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Encyclopedia > Superior gluteal nerve
Nerve: Superior gluteal nerve
Nerves of the right lower extremity. Posterior view.
Plan of sacral and pudendal plexuses. (Superior gluteal labeled at upper left.)
Latin n. glutæus superior
Gray's subject #213 659
Innervates gluteus medius, gluteus minimus, tensor fasciæ latæ
From sacral plexus
To
MeSH [1]
Dorlands/Elsevier n_05/12565861

The superior gluteal nerve is a nerve that originates in the pelvis which supplies the gluteus medius, the gluteus minimus, and the tensor fasciae latae muscles. Image File history File links Download high resolution version (344x1000, 115 KB) Summary Licensing File links The following pages link to this file: Sciatic nerve Wikipedia:Grays Anatomy images with missing articles 17 Tibial nerve Common peroneal nerve Femoral nerve List of images in Grays Anatomy: IX. Neurology... Latin is an ancient Indo-European language. ... The gluteus maximus is the largest of the gluteus muscles which are located in the buttock. ... The gluteus maximus is the largest of the gluteus muscles which are located in the buttock. ... In human anatomy, the Sacral plexus refers to the nerve plexus emerging from the sacral vertebrae (S1-S4), and which provides nerves for the pelvis and lower limbs. ... Medical Subject Headings (MeSH) is a huge controlled vocabulary (or metadata system) for the purpose of indexing journal articles and books in the life sciences. ... Elseviers logo Elsevier, the worlds largest publisher of medical and scientific literature, forms part of the Reed Elsevier group. ... Nerves (yellow) Nerves redirects here. ... Human male pelvis, viewed from front Human female pelvis, viewed from front The pelvis is the bony structure located at the base of the spine (properly known as the caudal end). ... The gluteus maximus is the largest of the gluteus muscles which are located in the buttock. ... The gluteus maximus is the largest of the gluteus muscles which are located in the buttock. ... The Tensor fasciae latae (singular: Tensor fasciae lata) are muscles of the thigh. ...


Structure

The superior gluteal nerve originates in the sacral plexus. It arises from the dorsal divisions of the fourth and fifth lumbar and first sacral nerves: it leaves the pelvis through the greater sciatic foramen above the piriformis, accompanied by the superior gluteal artery and the superior gluteal vein. It then divides into a superior and an inferior branch. In human anatomy, the Sacral plexus refers to the nerve plexus emerging from the sacral vertebrae (S1-S4), and which provides nerves for the pelvis and lower limbs. ... The Sacral Nerves—The posterior divisions of the sacral nerves (rami posteriores) are small, and diminish in size from above downward; they emerge, except the last, through the posterior sacral foramina. ... The greater sciatic foramen is bounded, in front and above, by the posterior border of the hip bone; behind, by the sacrotuberous ligament; and below, by the sacrospinous ligament. ... The piriformis (from Latin piriformis = pear shaped) is a muscle in the gluteal region of the lower limb. ... The superior gluteal artery (gluteal artery) is the largest branch of the hypogastric, and appears to be the continuation of the posterior division of that vessel. ...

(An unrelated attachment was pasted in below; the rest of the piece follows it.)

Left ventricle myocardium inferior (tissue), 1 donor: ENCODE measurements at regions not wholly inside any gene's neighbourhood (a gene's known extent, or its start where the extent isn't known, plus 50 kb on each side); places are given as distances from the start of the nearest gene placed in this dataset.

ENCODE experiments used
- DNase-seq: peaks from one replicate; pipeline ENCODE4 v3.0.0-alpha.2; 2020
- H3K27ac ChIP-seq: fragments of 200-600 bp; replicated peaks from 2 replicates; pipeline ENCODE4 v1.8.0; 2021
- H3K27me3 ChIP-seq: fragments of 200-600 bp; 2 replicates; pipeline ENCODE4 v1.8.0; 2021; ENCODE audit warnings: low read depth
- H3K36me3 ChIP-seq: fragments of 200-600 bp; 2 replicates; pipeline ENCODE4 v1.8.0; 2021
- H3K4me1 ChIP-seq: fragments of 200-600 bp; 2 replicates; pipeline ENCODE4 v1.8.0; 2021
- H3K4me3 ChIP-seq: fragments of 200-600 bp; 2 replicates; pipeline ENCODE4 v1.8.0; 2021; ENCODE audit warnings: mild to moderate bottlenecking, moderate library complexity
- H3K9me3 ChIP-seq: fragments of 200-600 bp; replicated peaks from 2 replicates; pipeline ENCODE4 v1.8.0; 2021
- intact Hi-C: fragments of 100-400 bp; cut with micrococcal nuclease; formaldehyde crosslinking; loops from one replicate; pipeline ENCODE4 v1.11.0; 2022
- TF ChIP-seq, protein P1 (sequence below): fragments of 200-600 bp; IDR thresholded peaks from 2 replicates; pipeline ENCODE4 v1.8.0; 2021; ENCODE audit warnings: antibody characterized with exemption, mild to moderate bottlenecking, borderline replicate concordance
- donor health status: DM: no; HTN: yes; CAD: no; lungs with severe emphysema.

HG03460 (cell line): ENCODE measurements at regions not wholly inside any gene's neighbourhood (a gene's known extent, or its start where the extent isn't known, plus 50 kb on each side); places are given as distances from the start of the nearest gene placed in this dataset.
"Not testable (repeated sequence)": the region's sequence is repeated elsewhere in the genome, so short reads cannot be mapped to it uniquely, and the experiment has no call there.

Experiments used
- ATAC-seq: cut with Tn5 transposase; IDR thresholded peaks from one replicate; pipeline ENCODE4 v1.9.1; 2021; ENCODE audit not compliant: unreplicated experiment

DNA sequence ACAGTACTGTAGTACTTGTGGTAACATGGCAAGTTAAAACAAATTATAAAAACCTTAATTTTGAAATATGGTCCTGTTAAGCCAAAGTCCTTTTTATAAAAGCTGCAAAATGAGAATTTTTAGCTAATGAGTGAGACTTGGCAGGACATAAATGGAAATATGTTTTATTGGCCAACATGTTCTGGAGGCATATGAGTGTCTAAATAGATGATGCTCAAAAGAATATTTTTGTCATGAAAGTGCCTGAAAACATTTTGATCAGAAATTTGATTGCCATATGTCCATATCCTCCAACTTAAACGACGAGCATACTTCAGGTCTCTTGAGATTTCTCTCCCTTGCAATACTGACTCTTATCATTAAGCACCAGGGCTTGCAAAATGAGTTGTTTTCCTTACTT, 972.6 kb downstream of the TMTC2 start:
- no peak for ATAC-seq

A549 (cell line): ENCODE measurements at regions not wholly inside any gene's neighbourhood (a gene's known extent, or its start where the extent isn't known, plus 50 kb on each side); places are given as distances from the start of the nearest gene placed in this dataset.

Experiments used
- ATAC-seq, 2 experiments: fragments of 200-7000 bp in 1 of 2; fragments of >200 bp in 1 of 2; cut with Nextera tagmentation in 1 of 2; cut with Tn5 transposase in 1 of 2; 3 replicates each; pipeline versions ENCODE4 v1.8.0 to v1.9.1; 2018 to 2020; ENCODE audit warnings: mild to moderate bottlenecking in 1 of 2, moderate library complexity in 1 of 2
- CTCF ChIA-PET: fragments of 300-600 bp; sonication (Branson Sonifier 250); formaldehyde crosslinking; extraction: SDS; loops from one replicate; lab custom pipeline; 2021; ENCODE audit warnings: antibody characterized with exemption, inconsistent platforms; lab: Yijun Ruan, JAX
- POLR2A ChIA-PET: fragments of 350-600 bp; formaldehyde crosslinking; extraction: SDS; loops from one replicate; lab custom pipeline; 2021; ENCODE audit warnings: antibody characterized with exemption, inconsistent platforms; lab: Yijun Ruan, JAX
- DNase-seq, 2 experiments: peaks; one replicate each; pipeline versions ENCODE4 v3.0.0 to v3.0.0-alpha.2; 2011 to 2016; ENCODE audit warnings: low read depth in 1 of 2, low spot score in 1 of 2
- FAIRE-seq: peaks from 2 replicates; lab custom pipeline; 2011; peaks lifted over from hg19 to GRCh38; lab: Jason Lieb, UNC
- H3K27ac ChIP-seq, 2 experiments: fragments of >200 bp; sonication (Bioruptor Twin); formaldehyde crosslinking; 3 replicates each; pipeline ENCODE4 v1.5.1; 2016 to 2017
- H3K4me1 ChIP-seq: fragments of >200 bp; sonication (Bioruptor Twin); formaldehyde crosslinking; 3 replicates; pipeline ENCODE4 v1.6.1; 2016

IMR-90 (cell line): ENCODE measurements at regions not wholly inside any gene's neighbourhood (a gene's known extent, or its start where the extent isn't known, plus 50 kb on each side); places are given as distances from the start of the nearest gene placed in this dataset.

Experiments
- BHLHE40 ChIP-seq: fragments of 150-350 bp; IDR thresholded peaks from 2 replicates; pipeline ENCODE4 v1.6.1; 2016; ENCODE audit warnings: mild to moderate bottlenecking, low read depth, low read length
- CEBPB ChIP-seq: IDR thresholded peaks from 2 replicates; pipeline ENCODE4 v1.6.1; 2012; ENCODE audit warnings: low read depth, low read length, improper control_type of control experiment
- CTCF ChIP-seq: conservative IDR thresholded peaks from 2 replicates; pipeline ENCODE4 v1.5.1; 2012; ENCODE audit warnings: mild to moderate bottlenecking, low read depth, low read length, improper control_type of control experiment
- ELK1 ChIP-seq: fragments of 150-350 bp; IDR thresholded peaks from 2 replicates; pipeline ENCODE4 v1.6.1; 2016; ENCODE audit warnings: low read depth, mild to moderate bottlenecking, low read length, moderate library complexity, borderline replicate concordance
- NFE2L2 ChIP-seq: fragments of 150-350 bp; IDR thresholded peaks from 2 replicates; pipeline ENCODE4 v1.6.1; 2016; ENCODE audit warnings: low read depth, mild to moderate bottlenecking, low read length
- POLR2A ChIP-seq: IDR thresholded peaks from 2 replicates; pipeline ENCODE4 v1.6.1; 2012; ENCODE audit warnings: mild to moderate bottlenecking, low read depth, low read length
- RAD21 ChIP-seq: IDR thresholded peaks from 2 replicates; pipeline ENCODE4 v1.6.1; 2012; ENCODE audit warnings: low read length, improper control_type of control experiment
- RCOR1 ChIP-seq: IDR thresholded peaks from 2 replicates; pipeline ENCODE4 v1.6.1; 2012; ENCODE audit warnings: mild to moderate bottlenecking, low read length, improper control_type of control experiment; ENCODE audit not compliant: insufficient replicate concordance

The superior gluteal nerve and vessels travel above the piriformis muscle through the greater sciatic foramen; the inferior gluteal nerve and vessels travel below the muscle. The superior gluteal artery (gluteal artery) is the largest branch of the hypogastric, and appears to be the continuation of the posterior division of that vessel. ... The gluteus maximus is the largest of the gluteus muscles which are located in the buttock. ... The gluteus maximus is the largest of the gluteus muscles which are located in the buttock. ... The Tensor fasciae latae (singular: Tensor fasciae lata) are muscles of the thigh. ... The piriformis (from Latin piriformis = pear shaped) is a muscle in the gluteal region of the lower limb. ... The Superior Gluteal Nerve () arises from the dorsal divisions of the fourth and fifth lumbar and first sacral nerves: it leaves the pelvis through the greater sciatic foramen above the Piriformis, accompanied by the superior gluteal vessels, and divides into a superior and an inferior branch. ...